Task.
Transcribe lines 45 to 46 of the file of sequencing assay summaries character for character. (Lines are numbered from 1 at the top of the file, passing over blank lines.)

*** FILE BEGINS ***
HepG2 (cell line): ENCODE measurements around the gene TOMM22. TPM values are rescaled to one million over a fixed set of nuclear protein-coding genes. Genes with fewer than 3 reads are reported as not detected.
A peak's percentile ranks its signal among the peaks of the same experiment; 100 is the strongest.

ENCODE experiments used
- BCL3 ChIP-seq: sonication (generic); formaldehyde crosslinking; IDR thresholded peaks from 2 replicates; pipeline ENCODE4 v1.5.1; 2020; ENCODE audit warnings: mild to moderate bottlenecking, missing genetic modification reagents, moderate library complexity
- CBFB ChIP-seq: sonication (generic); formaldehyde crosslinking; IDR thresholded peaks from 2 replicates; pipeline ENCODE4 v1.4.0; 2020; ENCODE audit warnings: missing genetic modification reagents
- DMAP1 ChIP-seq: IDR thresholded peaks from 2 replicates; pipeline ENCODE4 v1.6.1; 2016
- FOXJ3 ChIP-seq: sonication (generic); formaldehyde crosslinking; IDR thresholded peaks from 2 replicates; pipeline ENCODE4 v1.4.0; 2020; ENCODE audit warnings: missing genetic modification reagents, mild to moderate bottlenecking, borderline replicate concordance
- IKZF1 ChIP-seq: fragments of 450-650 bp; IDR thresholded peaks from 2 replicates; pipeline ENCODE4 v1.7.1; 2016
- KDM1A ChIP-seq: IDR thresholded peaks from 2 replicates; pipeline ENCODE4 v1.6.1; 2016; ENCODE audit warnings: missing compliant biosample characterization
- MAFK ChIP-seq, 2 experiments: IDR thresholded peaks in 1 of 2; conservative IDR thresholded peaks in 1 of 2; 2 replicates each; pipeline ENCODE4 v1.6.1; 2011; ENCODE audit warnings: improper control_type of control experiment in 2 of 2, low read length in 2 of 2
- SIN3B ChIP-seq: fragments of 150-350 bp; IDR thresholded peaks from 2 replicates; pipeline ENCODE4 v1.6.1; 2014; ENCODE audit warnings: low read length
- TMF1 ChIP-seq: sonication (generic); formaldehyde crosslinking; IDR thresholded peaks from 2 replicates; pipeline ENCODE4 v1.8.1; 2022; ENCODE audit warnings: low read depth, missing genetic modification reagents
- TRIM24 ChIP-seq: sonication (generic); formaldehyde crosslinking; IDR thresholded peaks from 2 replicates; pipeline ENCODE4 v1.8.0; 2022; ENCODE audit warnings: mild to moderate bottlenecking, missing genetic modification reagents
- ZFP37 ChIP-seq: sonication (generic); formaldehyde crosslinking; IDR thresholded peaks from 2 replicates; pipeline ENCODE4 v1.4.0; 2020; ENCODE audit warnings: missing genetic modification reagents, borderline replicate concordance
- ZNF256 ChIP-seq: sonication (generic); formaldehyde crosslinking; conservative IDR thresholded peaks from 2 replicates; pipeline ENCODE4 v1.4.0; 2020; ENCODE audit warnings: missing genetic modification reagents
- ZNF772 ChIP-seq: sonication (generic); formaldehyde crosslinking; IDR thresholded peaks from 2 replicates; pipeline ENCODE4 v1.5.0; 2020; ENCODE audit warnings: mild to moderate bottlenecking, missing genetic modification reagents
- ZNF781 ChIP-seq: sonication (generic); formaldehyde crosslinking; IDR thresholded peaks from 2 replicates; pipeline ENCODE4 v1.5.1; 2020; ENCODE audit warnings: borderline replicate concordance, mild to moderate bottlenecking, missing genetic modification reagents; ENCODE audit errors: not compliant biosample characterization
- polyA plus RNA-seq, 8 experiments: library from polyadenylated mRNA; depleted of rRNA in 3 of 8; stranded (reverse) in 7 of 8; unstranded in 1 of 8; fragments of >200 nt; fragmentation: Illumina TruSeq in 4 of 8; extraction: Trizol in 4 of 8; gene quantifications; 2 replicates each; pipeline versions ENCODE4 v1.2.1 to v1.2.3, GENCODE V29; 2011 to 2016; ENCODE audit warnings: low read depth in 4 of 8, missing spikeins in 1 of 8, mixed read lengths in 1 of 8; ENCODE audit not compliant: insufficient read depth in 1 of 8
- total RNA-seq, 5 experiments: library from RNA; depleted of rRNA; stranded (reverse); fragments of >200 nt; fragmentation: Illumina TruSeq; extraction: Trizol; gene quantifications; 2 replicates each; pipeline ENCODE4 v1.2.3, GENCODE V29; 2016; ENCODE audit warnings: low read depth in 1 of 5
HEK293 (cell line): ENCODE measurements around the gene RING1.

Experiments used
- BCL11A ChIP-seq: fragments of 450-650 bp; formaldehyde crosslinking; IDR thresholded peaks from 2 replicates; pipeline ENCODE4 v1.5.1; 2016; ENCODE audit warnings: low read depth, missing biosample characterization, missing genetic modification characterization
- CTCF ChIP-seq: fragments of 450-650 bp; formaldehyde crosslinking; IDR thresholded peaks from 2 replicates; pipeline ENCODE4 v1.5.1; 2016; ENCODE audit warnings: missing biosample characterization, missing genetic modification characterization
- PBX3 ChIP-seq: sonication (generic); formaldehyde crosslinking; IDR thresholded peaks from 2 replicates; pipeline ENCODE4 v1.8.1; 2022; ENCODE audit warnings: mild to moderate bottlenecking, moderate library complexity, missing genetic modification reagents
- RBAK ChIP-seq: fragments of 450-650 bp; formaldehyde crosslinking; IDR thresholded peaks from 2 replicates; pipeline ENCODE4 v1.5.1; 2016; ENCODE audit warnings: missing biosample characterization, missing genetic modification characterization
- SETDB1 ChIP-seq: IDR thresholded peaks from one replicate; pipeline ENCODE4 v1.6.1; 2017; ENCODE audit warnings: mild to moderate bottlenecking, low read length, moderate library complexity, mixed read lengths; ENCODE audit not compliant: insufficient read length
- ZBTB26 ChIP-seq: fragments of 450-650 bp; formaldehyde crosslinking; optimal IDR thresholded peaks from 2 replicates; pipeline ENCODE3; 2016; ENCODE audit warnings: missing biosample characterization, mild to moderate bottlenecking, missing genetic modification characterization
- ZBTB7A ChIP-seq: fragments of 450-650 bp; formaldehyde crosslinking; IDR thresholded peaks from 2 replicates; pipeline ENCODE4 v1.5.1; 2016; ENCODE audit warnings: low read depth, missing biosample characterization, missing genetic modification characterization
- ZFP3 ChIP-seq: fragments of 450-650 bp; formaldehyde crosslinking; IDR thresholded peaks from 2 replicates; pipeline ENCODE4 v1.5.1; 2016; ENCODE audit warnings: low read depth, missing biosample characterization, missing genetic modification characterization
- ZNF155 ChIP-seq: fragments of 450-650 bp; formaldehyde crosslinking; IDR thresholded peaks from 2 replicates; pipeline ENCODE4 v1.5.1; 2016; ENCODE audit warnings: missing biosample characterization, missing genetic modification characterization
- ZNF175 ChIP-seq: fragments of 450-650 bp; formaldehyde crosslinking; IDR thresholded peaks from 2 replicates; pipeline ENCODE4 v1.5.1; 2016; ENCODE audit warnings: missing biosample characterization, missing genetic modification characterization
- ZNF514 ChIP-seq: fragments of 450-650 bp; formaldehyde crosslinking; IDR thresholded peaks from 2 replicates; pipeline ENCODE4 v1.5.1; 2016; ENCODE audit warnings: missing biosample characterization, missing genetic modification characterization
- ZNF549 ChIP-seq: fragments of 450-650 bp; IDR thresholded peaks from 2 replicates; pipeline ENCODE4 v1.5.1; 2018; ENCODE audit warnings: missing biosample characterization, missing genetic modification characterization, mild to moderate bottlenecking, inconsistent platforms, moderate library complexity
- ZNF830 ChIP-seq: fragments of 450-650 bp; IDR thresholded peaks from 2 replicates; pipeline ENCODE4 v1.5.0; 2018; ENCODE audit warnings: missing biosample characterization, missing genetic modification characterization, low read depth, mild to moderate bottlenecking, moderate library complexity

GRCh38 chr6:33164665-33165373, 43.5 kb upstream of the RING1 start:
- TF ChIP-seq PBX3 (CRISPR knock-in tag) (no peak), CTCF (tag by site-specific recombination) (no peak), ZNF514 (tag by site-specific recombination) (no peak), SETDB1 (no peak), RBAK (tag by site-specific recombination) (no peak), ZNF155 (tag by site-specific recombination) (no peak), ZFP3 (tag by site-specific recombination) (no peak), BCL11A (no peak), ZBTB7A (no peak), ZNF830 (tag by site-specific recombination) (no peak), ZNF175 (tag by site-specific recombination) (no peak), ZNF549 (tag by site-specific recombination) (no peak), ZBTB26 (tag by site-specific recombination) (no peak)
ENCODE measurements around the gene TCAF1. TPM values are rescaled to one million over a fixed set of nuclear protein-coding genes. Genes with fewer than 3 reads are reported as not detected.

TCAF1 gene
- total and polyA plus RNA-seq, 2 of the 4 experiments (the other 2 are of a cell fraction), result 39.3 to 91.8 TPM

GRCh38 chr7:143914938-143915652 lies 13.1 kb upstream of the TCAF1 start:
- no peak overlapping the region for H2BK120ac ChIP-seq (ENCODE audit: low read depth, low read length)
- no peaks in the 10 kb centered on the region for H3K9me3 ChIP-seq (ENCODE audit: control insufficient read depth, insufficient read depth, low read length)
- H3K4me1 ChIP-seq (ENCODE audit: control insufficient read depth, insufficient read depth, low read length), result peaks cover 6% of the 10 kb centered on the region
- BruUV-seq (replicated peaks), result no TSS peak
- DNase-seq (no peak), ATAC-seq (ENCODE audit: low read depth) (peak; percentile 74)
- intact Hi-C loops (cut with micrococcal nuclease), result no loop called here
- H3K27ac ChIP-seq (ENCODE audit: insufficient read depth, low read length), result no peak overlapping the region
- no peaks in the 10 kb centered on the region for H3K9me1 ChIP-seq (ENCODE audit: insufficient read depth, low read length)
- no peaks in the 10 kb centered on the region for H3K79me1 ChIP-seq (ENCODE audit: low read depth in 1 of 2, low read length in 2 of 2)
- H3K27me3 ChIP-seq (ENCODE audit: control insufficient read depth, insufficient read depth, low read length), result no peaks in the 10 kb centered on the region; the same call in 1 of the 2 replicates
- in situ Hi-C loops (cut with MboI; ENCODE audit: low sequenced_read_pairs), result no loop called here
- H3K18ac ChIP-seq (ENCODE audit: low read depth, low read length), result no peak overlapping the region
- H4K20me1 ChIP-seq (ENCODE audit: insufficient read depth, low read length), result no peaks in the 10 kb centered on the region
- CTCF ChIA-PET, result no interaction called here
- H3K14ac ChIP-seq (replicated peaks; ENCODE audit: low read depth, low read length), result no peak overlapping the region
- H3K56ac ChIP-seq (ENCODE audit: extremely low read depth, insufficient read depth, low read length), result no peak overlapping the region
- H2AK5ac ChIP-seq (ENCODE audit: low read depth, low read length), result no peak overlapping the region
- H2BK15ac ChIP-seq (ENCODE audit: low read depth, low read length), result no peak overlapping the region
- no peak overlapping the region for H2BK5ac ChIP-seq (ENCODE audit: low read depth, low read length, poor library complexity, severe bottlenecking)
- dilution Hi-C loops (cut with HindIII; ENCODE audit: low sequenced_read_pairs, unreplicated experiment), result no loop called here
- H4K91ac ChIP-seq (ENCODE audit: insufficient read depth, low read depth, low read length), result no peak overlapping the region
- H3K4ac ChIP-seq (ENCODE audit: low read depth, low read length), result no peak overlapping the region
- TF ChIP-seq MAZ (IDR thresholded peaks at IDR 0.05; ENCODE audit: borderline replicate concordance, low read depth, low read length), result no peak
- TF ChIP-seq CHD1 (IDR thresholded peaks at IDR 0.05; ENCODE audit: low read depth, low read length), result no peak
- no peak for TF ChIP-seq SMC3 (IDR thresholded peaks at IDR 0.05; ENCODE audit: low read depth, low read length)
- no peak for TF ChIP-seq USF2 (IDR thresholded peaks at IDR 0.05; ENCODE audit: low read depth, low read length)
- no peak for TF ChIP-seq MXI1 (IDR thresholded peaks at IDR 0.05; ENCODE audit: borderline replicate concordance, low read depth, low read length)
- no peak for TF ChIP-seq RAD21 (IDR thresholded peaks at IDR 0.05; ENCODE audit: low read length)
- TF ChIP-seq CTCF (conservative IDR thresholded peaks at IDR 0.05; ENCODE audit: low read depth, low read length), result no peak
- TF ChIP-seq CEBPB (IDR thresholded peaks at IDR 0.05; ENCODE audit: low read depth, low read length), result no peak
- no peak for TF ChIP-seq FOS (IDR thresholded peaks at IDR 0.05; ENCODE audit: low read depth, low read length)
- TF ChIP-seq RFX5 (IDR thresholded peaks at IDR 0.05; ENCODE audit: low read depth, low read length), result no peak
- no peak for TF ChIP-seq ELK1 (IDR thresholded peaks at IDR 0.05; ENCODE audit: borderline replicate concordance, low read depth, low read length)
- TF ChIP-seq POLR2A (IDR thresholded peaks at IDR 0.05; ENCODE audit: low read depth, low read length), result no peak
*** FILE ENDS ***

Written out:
- DNase-seq (no peak), ATAC-seq (ENCODE audit: low read depth) (peak; percentile 74)
- intact Hi-C loops (cut with micrococcal nuclease), result no loop called here